[opus] Opus for ASR - update and questions

Ross Bencina rossb-lists at audiomulch.com
Fri Dec 7 15:37:28 PST 2012

On 8/12/2012 10:01 AM, Young, Milan wrote:
> I'm assuming that by file pattern, you are referring to Ross' method
> of capturing actual lossey transmissions, and mapping those errors
> onto the decoded waveform.

If it's in a file it can be anything. A synthetic loss sequence or a
sampled one. Make it by hand. Write an R script. Whatever.

 > Unquantified - What loss and delay level are we simulating?  It needs
 > to have a name so it can be compared to other levels.  You can map
 > from a name into a set of error patterns, but you can't map from an
 > error pattern into a single name.

It's a little unclear here whether you're suggesting that Xiph should 
include an advanced packet loss model in the test app or not. If so, 
then you get into questions of which one, and why that one.

Personally I think the data file is an excellent way to handle it. Then 
any model can be used.

 > Non trivial - Maybe I'm behind the times, but serializing loss and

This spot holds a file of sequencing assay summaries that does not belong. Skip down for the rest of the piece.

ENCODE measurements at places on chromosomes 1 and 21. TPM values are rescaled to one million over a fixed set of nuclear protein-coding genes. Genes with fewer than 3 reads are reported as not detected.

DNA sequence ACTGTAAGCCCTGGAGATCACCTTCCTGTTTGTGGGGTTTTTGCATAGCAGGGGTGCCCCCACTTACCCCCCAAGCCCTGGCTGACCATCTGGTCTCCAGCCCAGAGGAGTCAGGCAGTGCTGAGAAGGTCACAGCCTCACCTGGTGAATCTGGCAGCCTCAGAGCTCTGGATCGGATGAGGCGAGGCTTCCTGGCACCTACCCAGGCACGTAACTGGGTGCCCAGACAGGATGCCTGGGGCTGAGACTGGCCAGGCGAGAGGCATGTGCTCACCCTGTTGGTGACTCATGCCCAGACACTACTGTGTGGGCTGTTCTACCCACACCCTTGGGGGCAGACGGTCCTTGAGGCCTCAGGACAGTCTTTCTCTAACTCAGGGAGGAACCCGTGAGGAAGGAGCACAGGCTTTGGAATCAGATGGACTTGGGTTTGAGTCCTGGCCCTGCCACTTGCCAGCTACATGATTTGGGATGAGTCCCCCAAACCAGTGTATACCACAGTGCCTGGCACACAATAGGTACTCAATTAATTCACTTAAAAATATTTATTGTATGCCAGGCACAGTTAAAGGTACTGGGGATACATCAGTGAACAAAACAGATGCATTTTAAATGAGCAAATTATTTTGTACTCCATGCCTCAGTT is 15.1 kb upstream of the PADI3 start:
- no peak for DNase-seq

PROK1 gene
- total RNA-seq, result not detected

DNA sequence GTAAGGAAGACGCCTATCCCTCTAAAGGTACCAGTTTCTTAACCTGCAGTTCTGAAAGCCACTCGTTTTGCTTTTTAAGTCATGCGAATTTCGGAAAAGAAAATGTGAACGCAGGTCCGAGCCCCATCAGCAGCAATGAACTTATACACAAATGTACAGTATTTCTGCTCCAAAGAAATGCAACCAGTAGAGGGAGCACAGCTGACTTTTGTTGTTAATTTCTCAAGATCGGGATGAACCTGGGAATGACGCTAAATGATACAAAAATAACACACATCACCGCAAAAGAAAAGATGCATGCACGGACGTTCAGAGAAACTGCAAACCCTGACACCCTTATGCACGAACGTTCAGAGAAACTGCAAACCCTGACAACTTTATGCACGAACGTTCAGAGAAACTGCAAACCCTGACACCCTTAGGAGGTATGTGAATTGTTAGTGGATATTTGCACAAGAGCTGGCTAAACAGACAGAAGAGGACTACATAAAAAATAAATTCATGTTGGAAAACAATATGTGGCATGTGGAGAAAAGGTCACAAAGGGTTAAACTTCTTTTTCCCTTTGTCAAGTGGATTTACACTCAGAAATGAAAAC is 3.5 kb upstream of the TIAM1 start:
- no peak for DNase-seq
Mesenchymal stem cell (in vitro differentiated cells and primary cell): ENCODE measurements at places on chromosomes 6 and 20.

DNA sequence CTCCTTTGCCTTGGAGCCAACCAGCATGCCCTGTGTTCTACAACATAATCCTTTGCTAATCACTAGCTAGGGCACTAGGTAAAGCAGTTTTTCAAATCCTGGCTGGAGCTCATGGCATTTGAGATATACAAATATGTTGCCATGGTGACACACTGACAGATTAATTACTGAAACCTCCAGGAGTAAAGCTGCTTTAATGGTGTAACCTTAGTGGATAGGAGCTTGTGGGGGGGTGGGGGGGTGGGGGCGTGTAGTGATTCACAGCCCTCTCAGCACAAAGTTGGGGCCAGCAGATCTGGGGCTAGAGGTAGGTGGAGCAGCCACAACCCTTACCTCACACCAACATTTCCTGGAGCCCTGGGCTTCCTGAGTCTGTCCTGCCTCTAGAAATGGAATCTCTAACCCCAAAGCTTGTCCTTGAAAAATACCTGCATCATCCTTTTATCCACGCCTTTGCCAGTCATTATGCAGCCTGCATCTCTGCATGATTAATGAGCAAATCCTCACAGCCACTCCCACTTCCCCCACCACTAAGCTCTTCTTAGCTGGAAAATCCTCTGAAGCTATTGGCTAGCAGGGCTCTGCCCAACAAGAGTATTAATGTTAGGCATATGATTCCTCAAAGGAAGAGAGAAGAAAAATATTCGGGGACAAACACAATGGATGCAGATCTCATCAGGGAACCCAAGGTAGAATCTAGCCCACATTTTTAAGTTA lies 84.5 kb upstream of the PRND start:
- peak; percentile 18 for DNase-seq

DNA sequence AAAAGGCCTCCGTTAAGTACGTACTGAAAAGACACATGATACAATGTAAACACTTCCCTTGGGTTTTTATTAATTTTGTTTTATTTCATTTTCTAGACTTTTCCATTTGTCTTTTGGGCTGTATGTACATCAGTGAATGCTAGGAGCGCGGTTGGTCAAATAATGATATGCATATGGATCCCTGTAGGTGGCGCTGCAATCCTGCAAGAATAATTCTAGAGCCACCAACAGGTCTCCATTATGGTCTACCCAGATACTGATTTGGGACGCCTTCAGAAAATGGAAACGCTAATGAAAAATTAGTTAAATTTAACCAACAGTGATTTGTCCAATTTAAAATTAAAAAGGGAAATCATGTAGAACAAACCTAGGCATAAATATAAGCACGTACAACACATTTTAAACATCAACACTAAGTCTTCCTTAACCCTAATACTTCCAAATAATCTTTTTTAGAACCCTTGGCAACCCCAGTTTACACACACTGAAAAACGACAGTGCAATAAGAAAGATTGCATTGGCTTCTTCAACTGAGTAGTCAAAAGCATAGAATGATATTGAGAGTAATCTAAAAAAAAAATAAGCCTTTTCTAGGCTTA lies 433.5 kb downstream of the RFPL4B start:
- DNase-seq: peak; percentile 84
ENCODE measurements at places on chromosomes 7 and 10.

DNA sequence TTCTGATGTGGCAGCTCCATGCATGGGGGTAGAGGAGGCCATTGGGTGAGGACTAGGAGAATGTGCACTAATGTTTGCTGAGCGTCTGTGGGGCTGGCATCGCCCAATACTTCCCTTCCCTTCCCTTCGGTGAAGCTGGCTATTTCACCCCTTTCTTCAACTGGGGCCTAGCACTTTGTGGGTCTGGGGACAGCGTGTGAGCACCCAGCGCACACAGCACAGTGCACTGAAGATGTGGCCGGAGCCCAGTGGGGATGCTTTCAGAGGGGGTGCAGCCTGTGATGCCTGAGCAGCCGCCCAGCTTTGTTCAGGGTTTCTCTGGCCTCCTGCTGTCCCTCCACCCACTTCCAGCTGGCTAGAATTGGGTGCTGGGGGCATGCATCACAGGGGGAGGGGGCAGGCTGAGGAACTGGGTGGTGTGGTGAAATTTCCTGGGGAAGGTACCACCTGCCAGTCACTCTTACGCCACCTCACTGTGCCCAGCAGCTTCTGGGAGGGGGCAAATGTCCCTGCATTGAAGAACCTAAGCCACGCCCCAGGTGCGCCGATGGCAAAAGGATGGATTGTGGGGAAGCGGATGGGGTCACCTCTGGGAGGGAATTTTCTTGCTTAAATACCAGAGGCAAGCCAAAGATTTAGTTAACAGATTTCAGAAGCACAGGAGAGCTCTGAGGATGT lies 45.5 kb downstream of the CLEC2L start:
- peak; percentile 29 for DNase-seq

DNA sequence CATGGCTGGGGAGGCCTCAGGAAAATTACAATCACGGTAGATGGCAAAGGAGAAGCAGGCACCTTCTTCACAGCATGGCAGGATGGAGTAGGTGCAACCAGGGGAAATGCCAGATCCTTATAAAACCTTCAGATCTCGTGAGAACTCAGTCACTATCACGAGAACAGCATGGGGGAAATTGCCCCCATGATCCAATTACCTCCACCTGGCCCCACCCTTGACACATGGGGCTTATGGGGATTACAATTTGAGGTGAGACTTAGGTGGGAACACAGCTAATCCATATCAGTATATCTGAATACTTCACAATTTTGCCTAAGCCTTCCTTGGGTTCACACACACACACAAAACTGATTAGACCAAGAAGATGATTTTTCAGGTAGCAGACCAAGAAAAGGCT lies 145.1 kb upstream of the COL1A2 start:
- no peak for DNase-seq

> delays in live traffic sounds difficult.  This problem is compounded
 > by the relative infrequency of loss events.  (Most of what I'm
 > interested in are worst case scenarios north of 5% errors).

It's easy to capture an RTP stream with wireshark and run a query to 
spit out the RTP sequence numbers. From there deducing the loss pattern 
is a short script away.

 > Unrepresentative - We need a variety of error patterns at each error
 > level to ensure statistically significant results.  For my large
 > scale measurements, were talking in the thousands.

It's not too hard to go and capture thousands of packet streams... 
whether they will be representative depends on how much network access 
you have. You could easily sit on a university LAN segment and slurp up 
all the RTP traffic. But unless you do that at 1000 universities you 
will not have very good coverage -- and even then, you're only looking 
at univeristy traffic. You could do the same thing at Starbucks.*

So I agree, it's unlikely to be representative. But neither is a model 
unless it has been based on such a survey.


* But make sure you consult your lawyer first.

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